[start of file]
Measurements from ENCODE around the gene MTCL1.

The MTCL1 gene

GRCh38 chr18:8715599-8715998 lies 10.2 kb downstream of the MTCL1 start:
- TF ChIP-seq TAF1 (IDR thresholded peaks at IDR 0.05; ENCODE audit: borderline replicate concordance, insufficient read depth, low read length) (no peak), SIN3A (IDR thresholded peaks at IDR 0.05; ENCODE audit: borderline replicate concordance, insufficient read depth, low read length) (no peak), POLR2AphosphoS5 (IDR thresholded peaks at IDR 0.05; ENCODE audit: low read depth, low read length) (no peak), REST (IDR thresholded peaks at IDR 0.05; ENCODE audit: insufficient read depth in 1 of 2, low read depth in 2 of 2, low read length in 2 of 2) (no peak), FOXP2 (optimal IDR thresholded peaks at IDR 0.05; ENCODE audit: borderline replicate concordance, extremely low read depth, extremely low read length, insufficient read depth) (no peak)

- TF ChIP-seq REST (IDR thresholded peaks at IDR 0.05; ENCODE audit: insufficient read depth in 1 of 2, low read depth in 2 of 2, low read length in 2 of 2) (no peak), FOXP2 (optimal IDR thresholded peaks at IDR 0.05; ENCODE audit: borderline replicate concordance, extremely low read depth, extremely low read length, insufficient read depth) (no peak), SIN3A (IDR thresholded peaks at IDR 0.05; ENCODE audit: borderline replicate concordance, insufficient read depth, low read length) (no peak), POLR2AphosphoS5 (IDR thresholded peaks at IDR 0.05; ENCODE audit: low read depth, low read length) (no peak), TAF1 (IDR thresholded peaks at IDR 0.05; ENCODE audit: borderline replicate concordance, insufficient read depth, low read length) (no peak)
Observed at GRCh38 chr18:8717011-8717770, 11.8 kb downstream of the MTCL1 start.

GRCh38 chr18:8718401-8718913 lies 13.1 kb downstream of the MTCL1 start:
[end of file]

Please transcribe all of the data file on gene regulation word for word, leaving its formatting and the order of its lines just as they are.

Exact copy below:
Measurements from ENCODE around the gene MTCL1.

The MTCL1 gene

GRCh38 chr18:8715599-8715998 lies 10.2 kb downstream of the MTCL1 start:
- TF ChIP-seq TAF1 (IDR thresholded peaks at IDR 0.05; ENCODE audit: borderline replicate concordance, insufficient read depth, low read length) (no peak), SIN3A (IDR thresholded peaks at IDR 0.05; ENCODE audit: borderline replicate concordance, insufficient read depth, low read length) (no peak), POLR2AphosphoS5 (IDR thresholded peaks at IDR 0.05; ENCODE audit: low read depth, low read length) (no peak), REST (IDR thresholded peaks at IDR 0.05; ENCODE audit: insufficient read depth in 1 of 2, low read depth in 2 of 2, low read length in 2 of 2) (no peak), FOXP2 (optimal IDR thresholded peaks at IDR 0.05; ENCODE audit: borderline replicate concordance, extremely low read depth, extremely low read length, insufficient read depth) (no peak)

- TF ChIP-seq REST (IDR thresholded peaks at IDR 0.05; ENCODE audit: insufficient read depth in 1 of 2, low read depth in 2 of 2, low read length in 2 of 2) (no peak), FOXP2 (optimal IDR thresholded peaks at IDR 0.05; ENCODE audit: borderline replicate concordance, extremely low read depth, extremely low read length, insufficient read depth) (no peak), SIN3A (IDR thresholded peaks at IDR 0.05; ENCODE audit: borderline replicate concordance, insufficient read depth, low read length) (no peak), POLR2AphosphoS5 (IDR thresholded peaks at IDR 0.05; ENCODE audit: low read depth, low read length) (no peak), TAF1 (IDR thresholded peaks at IDR 0.05; ENCODE audit: borderline replicate concordance, insufficient read depth, low read length) (no peak)
Observed at GRCh38 chr18:8717011-8717770, 11.8 kb downstream of the MTCL1 start.

GRCh38 chr18:8718401-8718913 lies 13.1 kb downstream of the MTCL1 start: